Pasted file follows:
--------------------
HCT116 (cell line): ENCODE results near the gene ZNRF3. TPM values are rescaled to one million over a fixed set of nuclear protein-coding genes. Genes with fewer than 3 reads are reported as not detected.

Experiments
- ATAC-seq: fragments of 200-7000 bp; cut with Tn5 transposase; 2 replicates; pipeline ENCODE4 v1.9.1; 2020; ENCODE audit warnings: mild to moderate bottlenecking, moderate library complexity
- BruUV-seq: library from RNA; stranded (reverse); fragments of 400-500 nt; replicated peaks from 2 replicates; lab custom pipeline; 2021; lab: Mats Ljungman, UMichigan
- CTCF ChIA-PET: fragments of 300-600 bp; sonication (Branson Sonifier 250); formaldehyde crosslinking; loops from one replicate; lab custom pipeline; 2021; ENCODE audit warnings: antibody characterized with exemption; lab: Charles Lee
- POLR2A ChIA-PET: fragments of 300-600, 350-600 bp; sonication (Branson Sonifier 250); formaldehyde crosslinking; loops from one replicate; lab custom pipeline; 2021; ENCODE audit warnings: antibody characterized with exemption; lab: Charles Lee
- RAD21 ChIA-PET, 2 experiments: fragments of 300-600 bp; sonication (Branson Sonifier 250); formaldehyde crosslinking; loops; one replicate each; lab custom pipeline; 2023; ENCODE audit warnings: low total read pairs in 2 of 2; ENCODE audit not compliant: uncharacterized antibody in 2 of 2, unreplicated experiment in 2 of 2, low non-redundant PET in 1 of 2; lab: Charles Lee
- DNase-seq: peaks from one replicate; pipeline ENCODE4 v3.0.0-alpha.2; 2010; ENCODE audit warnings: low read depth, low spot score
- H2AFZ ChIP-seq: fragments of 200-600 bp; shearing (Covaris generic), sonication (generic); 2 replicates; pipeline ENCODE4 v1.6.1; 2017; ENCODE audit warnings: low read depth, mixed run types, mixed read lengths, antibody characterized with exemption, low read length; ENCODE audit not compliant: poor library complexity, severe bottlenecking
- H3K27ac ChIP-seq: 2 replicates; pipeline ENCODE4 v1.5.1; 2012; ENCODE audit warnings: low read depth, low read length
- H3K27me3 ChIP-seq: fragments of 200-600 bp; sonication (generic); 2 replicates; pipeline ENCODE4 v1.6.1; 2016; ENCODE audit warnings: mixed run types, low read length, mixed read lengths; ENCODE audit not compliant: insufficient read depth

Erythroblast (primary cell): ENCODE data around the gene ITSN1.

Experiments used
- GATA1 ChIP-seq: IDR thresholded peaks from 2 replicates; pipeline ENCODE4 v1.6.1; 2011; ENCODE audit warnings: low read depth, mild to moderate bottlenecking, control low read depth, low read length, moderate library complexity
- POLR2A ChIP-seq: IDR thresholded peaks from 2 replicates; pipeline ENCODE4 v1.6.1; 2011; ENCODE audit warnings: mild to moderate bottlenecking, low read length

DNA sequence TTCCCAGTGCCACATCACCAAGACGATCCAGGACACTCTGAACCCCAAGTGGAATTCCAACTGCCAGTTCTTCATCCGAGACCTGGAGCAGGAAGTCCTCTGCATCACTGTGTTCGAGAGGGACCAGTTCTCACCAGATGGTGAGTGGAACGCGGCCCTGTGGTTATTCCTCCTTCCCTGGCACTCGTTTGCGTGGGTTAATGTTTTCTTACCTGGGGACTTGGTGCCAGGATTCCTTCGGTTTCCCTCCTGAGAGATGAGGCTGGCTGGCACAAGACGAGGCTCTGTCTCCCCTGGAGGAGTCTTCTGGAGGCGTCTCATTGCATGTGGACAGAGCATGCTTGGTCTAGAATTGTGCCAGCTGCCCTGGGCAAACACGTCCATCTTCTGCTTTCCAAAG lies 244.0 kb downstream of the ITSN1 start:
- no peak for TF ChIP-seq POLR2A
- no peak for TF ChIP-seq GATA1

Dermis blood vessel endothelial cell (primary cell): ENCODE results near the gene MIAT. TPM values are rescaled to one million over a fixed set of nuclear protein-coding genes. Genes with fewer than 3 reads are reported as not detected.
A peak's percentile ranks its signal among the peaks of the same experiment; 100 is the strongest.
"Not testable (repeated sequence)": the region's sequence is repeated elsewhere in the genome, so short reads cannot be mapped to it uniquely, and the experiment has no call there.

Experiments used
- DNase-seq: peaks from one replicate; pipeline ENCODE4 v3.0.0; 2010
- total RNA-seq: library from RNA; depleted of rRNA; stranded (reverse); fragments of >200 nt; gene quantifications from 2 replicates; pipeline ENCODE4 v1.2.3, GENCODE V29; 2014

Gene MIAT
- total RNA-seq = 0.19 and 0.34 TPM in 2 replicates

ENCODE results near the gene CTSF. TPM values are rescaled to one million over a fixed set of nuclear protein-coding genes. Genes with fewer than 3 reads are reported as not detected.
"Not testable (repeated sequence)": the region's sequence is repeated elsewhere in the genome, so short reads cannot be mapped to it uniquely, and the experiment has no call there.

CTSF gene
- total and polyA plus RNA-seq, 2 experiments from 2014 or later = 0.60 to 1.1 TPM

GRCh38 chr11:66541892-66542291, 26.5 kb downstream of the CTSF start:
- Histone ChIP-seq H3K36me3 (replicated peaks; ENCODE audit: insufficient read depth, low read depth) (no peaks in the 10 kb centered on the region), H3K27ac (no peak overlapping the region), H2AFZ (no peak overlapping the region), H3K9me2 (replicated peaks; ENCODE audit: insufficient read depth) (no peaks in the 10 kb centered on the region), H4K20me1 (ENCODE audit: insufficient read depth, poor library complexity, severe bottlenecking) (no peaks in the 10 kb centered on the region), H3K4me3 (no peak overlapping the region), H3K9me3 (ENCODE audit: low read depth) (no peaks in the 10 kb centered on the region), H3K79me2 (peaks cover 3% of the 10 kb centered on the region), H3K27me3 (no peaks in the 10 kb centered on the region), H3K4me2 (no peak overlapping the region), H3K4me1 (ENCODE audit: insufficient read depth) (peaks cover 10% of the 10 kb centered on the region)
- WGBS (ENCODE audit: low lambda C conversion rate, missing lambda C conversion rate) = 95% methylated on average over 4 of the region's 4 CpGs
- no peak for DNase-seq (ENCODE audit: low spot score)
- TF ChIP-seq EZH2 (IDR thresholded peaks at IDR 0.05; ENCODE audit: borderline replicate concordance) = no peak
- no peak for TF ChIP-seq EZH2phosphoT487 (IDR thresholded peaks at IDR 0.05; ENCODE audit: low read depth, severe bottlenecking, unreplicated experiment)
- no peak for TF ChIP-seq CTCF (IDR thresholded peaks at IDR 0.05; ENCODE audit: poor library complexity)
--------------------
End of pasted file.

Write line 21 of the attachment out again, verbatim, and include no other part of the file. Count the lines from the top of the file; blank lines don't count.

"Not testable (repeated sequence)": the region's sequence is repeated elsewhere in the genome, so short reads cannot be mapped to it uniquely, and the experiment has no call there.